According to Figure 2a and the relationship between the scale and energy in the variance of wavelet coefficients, the scales range corresponding to the characteristic absorption position of the gas mixture is 4.2–7.1, and the corresponding scale sequence range in Figure 3a is 5.0–29.0. Only by determining the line correlation coefficient in the scale sequence range 5.0–29.0 can infer whether there is methane in the gas mixture. As shown in Figure 3a, the line correlation coefficient of the time-frequency characteristic matrices between methane and gas mixture is greater than 0.85 in the scale sequence range 5.0–29.0, indicating that the gas mixture contains methane. From the column correlation curve in Figure 3b, it can be seen that the column correlation coefficient is almost 1 near the 100, 300, and 500 sampling points, indicating that the characteristic absorption position of methane is near the 100, 300, and 500 sampling points in the spectrum of gas mixture.

The identification threshold of related components was obtained by correlation analysis. If the line correlation coefficient in the scale sequence at the characteristic absorption position was greater than the identification threshold, the gas mixture contained the gas to be measured. The time-frequency characteristic matrix of methane and the time-frequency characteristic matrices of the gas mixture with a methane concentration ratio of 0%, 20%, 40%, 60%, 80%, and 100% were analyzed for line correlation, and nitrogen dioxide is the same argument. The line correlation curve is shown in Figure 4. The solid line represents the line correlation between methane and the gas mixture, and the imaginary line represents the line correlation between nitrogen dioxide and the gas mixture. The concentration axis represents the concentration ratio of the gas to be measured in the gas mixture.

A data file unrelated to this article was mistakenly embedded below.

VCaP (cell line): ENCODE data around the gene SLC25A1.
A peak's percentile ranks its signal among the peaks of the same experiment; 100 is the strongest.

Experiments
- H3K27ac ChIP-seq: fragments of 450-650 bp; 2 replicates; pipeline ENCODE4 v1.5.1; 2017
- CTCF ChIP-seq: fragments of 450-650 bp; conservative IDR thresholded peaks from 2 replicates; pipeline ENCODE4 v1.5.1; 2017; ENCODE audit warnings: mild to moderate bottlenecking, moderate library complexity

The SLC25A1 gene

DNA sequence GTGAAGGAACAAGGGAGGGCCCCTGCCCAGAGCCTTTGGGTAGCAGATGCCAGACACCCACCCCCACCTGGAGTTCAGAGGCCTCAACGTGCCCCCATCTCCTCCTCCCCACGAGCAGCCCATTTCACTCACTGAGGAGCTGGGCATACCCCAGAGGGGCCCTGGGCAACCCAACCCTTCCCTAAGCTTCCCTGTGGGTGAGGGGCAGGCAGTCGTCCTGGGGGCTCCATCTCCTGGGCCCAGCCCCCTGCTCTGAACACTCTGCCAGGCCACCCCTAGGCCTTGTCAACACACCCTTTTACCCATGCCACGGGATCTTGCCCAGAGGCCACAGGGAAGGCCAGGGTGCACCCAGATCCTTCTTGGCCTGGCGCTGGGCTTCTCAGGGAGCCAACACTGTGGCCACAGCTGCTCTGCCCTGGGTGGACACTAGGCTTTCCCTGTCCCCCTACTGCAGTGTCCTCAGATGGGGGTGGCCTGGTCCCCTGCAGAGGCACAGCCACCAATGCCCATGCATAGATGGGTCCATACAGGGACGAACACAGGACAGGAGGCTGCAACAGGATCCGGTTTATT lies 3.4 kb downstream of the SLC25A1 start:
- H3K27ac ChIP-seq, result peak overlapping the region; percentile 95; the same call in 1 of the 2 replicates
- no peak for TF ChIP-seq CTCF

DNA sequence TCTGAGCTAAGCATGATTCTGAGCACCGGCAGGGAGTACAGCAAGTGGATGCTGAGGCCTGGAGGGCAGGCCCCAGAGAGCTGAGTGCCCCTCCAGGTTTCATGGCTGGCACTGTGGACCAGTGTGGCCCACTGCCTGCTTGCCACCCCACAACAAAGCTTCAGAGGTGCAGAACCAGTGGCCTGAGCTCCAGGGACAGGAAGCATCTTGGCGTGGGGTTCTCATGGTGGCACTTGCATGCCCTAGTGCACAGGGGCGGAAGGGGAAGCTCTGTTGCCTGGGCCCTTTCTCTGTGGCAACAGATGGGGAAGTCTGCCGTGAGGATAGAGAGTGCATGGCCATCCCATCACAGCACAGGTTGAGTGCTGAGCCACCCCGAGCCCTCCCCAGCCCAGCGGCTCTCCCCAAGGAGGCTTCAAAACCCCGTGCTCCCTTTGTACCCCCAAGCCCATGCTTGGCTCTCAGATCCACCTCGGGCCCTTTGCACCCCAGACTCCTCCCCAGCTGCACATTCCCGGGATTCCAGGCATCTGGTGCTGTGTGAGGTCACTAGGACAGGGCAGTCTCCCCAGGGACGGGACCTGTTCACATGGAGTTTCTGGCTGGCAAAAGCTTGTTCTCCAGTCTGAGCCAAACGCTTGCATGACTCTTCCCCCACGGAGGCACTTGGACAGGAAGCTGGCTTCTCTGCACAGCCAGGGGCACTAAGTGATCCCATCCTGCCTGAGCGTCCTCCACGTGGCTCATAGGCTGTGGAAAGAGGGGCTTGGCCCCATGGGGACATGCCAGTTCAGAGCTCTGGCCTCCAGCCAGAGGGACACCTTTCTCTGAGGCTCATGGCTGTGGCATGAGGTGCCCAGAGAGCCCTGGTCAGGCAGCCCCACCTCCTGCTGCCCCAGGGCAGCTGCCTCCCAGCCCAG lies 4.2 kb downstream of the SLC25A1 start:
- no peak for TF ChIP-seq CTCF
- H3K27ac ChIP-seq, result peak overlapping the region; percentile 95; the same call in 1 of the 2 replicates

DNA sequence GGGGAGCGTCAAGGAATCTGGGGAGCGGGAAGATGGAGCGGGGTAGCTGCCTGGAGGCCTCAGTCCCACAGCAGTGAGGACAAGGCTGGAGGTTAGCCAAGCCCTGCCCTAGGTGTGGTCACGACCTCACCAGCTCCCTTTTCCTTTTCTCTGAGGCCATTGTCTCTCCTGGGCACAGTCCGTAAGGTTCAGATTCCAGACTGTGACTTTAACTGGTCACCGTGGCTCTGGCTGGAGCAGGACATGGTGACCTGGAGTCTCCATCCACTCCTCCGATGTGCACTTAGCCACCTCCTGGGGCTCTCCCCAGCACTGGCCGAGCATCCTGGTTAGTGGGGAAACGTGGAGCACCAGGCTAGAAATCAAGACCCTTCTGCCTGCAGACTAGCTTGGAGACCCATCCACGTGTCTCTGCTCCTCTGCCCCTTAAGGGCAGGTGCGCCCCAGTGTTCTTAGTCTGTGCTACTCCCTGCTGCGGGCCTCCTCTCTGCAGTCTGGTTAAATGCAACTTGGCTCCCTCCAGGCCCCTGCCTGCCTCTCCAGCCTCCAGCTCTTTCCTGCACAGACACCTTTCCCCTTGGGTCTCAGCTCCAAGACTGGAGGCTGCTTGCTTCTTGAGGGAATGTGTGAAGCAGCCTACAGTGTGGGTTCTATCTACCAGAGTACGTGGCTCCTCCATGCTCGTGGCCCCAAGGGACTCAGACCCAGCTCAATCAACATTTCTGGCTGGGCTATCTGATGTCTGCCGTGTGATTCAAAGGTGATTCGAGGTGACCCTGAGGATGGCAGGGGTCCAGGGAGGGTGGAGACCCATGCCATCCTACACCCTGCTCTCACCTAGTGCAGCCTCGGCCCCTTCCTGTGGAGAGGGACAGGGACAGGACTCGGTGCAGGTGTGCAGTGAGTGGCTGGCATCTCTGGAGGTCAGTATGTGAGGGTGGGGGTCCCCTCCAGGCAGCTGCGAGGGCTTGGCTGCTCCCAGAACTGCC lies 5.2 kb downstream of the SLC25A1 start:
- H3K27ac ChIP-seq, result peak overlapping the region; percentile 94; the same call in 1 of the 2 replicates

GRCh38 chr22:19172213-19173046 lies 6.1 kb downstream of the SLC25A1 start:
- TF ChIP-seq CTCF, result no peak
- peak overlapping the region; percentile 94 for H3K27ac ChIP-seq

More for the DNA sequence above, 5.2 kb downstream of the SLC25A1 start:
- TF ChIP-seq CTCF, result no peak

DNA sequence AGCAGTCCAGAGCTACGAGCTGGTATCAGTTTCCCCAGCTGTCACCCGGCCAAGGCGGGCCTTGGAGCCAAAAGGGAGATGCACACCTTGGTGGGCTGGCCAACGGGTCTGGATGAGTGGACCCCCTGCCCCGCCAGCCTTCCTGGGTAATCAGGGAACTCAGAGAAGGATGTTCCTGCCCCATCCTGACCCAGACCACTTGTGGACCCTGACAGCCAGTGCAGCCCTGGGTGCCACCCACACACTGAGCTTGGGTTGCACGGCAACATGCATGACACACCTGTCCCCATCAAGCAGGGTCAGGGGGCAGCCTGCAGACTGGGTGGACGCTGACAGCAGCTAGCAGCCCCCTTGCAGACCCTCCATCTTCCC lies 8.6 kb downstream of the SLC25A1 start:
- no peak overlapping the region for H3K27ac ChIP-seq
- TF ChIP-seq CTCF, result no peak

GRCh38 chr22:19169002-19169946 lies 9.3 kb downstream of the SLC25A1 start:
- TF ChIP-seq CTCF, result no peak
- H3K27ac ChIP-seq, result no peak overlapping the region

It can be seen from Figure 2 that the scales range in the time-frequency matrix corresponding to the characteristic absorption position is 4.2–7.1, and the corresponding scale sequence range is 5.0–29.0. Therefore, as long as the line correlation coefficient in the scale sequence 5.0–29.0 is judged, it is possible to know whether there is the gas to be measured in the gas mixture. It can be seen from Figure 4 that the line correlation coefficient of the line correlation curve in the interval of the scale sequence of 5.0–29.0 is above 0.3, and the identification threshold can be estimated to be 0.3.

In the “Select the Identification Threshold” section, through the correlation analysis of the time-frequency characteristic matrices of methane, nitrogen dioxide and their gas mixture, the scale sequence is in the interval of 5.0–29.0, and the correlation coefficient is greater than 0.3. It can be considered that the gas mixture contains the gas to be measured for comparison.